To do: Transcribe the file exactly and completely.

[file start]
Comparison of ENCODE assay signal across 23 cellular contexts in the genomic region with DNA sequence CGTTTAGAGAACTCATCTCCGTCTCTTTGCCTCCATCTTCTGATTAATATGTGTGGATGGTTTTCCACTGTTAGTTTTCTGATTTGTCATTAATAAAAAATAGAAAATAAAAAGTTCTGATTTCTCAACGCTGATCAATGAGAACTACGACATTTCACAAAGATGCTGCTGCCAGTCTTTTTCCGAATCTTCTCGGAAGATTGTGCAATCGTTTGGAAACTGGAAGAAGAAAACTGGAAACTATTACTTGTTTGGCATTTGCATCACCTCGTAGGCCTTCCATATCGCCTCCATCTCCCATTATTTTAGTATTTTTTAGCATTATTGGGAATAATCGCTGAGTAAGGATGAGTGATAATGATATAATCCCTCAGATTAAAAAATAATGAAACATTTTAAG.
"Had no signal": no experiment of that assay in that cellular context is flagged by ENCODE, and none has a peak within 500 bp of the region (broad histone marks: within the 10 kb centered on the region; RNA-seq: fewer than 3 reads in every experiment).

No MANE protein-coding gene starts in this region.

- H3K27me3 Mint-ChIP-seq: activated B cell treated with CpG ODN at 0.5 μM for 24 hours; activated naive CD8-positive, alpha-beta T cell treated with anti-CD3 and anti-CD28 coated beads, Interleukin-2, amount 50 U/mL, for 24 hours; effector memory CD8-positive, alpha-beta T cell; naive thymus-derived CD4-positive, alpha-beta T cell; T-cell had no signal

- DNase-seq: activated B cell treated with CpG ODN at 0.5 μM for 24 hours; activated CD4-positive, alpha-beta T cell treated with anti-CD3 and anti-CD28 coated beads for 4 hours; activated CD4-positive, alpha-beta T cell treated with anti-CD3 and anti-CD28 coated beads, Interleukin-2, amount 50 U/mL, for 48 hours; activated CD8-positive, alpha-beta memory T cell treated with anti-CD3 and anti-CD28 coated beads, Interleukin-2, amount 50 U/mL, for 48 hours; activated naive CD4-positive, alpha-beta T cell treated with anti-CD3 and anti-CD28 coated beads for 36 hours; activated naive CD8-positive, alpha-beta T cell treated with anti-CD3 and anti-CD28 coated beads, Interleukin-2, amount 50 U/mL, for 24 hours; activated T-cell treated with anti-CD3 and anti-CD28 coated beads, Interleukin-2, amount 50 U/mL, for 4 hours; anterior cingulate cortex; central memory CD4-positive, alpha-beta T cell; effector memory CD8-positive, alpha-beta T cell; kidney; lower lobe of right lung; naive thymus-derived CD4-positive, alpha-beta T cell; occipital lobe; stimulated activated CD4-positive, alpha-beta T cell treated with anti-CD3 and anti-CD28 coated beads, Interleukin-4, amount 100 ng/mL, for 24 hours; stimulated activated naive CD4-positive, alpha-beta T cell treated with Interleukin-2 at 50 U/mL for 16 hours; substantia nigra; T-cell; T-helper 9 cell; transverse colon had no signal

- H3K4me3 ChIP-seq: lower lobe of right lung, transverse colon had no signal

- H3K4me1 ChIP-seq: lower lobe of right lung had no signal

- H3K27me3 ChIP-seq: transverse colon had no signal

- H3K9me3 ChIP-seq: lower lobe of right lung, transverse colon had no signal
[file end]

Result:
Comparison of ENCODE assay signal across 23 cellular contexts in the genomic region with DNA sequence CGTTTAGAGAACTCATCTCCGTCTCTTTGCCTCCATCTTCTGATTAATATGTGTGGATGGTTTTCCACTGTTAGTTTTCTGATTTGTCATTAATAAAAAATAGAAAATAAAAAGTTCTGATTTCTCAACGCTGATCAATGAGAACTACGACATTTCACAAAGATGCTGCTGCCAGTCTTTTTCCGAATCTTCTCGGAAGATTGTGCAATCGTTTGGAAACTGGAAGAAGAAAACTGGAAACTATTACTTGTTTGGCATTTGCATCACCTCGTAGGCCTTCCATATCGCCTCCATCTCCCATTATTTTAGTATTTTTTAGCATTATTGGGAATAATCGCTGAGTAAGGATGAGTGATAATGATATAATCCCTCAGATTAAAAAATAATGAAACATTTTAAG.
"Had no signal": no experiment of that assay in that cellular context is flagged by ENCODE, and none has a peak within 500 bp of the region (broad histone marks: within the 10 kb centered on the region; RNA-seq: fewer than 3 reads in every experiment).

No MANE protein-coding gene starts in this region.

- H3K27me3 Mint-ChIP-seq: activated B cell treated with CpG ODN at 0.5 μM for 24 hours; activated naive CD8-positive, alpha-beta T cell treated with anti-CD3 and anti-CD28 coated beads, Interleukin-2, amount 50 U/mL, for 24 hours; effector memory CD8-positive, alpha-beta T cell; naive thymus-derived CD4-positive, alpha-beta T cell; T-cell had no signal

- DNase-seq: activated B cell treated with CpG ODN at 0.5 μM for 24 hours; activated CD4-positive, alpha-beta T cell treated with anti-CD3 and anti-CD28 coated beads for 4 hours; activated CD4-positive, alpha-beta T cell treated with anti-CD3 and anti-CD28 coated beads, Interleukin-2, amount 50 U/mL, for 48 hours; activated CD8-positive, alpha-beta memory T cell treated with anti-CD3 and anti-CD28 coated beads, Interleukin-2, amount 50 U/mL, for 48 hours; activated naive CD4-positive, alpha-beta T cell treated with anti-CD3 and anti-CD28 coated beads for 36 hours; activated naive CD8-positive, alpha-beta T cell treated with anti-CD3 and anti-CD28 coated beads, Interleukin-2, amount 50 U/mL, for 24 hours; activated T-cell treated with anti-CD3 and anti-CD28 coated beads, Interleukin-2, amount 50 U/mL, for 4 hours; anterior cingulate cortex; central memory CD4-positive, alpha-beta T cell; effector memory CD8-positive, alpha-beta T cell; kidney; lower lobe of right lung; naive thymus-derived CD4-positive, alpha-beta T cell; occipital lobe; stimulated activated CD4-positive, alpha-beta T cell treated with anti-CD3 and anti-CD28 coated beads, Interleukin-4, amount 100 ng/mL, for 24 hours; stimulated activated naive CD4-positive, alpha-beta T cell treated with Interleukin-2 at 50 U/mL for 16 hours; substantia nigra; T-cell; T-helper 9 cell; transverse colon had no signal

- H3K4me3 ChIP-seq: lower lobe of right lung, transverse colon had no signal

- H3K4me1 ChIP-seq: lower lobe of right lung had no signal

- H3K27me3 ChIP-seq: transverse colon had no signal

- H3K9me3 ChIP-seq: lower lobe of right lung, transverse colon had no signal